Page 13 and 14 detail pedestrian access funding over the last ten years. The total spent or earmarked to be spent comes to over $640 million. The distribution of this is as follows:

* $350 million over 10 years to make public transport accessible to people with disabilities. An additional $150 million will be spent on infrastructure to further this.

* 2008 Victorian Transport Plan commitment of $115 million for bicycle lanes and shared bicycle and walking paths (it is not mentioned how much of this has been spent, nor what portion would benefit pedestrians)

* $16 million for the Local Area Access Program (small scale access projects involving local government)

* $5.5 million on TravelSmart (basically marketing walking/cycling/public transport over driving)

* $3.5 million for Vicroads to improve crossings of arterial roads

All public transport trips involve some walking. The ease of reaching a transit stop and vehicle is a critical part of the travel experience, so improving pedestrian access improves the overall service to a wide range of passengers, not just those with impaired mobility. There is a long-standing aim to make our system fully accessible and each passing year sees more low floor buses and tram stops. Investment here accounts for $500 million of our $640 million, or about three-quarters of all claimed pedestrian access spending.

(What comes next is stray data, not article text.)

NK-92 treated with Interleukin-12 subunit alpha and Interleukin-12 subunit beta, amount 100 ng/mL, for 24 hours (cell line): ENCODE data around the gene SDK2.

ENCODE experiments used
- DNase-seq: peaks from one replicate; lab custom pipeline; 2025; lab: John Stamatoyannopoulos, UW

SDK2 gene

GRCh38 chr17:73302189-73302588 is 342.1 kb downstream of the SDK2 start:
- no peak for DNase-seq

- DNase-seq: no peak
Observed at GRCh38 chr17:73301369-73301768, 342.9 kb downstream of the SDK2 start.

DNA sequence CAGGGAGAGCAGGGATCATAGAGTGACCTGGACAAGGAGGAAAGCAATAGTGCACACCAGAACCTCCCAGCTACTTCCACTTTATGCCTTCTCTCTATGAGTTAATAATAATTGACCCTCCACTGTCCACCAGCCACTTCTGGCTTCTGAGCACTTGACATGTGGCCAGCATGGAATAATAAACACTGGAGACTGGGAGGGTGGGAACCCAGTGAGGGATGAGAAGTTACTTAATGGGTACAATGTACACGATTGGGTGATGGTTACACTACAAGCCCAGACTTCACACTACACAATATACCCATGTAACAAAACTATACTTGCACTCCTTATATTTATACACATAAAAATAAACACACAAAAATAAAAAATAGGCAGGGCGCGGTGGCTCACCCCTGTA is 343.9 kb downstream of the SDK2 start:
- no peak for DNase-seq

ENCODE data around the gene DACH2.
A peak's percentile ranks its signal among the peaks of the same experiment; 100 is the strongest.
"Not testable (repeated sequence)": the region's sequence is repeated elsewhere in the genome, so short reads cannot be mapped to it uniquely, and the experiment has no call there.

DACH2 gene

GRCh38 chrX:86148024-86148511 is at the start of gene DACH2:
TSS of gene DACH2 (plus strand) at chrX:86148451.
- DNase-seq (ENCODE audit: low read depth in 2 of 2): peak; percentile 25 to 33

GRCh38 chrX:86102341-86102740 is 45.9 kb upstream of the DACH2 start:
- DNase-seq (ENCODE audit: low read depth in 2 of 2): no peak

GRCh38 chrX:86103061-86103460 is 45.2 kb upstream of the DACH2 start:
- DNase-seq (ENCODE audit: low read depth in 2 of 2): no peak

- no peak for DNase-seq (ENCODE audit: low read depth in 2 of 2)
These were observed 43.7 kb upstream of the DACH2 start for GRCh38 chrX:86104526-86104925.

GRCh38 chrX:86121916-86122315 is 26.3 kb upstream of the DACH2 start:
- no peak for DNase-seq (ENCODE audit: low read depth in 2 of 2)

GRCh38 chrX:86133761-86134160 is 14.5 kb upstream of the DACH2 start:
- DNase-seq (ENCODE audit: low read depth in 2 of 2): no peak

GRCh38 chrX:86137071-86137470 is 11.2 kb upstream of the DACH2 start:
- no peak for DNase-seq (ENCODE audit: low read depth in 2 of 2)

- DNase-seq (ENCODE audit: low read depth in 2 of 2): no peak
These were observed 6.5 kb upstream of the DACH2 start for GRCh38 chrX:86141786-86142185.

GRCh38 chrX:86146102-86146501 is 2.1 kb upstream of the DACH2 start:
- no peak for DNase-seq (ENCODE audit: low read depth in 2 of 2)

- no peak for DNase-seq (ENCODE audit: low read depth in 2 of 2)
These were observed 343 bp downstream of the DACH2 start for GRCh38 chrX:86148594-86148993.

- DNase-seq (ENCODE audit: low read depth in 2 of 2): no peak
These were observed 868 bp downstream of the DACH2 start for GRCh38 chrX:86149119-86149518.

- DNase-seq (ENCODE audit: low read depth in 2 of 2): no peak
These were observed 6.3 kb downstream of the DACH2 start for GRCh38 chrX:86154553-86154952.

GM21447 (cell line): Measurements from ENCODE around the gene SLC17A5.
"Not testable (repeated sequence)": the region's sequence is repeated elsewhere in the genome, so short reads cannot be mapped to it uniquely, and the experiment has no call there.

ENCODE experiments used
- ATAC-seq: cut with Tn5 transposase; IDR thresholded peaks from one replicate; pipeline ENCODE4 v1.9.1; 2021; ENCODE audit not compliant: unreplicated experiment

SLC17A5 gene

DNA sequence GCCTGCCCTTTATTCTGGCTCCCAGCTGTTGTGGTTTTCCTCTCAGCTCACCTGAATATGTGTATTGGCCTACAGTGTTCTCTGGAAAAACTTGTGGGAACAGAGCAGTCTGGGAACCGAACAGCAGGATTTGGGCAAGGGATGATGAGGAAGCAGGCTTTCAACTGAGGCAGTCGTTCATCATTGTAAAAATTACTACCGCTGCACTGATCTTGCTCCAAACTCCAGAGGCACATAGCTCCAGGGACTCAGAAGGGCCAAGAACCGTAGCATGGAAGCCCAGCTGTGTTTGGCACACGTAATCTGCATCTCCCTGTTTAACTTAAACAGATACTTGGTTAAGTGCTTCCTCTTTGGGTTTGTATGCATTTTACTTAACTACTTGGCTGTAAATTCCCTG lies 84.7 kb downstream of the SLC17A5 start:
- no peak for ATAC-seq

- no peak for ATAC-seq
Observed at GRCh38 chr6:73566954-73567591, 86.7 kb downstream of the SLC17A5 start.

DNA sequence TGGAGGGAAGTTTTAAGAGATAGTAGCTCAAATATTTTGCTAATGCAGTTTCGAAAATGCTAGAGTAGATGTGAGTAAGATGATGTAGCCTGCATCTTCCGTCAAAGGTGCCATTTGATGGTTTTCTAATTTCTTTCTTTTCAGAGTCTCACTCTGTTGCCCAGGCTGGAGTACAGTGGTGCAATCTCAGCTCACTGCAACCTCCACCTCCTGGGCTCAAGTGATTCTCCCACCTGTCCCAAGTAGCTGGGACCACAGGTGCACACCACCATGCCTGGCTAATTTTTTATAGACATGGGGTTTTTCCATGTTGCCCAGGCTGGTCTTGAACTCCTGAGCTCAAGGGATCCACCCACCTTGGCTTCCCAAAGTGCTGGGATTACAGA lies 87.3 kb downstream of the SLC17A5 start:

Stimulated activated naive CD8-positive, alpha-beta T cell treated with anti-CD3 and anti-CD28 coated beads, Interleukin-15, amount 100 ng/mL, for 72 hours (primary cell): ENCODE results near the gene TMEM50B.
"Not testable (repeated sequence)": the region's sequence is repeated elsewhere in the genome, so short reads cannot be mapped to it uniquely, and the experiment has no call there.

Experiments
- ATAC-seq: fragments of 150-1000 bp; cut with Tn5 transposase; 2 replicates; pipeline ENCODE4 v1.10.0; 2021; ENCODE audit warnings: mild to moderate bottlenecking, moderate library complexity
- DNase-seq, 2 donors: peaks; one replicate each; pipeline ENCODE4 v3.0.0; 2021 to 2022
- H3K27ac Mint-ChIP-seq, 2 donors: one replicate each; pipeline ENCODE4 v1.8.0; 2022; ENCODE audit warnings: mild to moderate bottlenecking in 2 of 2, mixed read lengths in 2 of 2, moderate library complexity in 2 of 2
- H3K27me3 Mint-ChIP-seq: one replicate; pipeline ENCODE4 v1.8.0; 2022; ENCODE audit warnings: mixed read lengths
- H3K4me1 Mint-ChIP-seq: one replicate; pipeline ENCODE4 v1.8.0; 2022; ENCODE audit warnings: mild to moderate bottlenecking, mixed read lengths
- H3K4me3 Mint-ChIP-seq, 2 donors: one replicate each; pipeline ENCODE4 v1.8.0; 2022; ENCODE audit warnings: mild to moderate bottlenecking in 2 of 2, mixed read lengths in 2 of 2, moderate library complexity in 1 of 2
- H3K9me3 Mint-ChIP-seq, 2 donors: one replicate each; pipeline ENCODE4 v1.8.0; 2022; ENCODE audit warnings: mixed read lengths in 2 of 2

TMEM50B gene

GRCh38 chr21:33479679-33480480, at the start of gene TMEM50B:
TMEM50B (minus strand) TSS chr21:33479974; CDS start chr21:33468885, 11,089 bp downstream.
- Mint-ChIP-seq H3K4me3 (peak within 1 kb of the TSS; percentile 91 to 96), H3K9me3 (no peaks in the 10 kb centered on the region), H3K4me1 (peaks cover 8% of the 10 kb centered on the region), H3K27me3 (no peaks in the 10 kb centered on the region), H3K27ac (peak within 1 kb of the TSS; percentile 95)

However walking is a transport mode in its own right and the majority of walking trips do not involve a connection to public transport. Its modal share (when measured by number of trips, not trip-kilometres) commonly exceeds that of public transport in many areas, especially for non-work trips.

The amount remaining less public transport accessibility improvements is about $140 million. The lion’s share, or $115 million, went to improvements involving cycling. It is not clear how much of this can be counted as an improvement for pedestrians.

Another 3% of the $640 million, or about $20 million, goes to small-scale access improvements for which pedestrians appear to be the main beneficiary. This includes a $16 million local access program for small-scale local government projects and $3.5 million for improving pedestrian access across major roads, which can divide communities and block safe and direct pedestrian movement.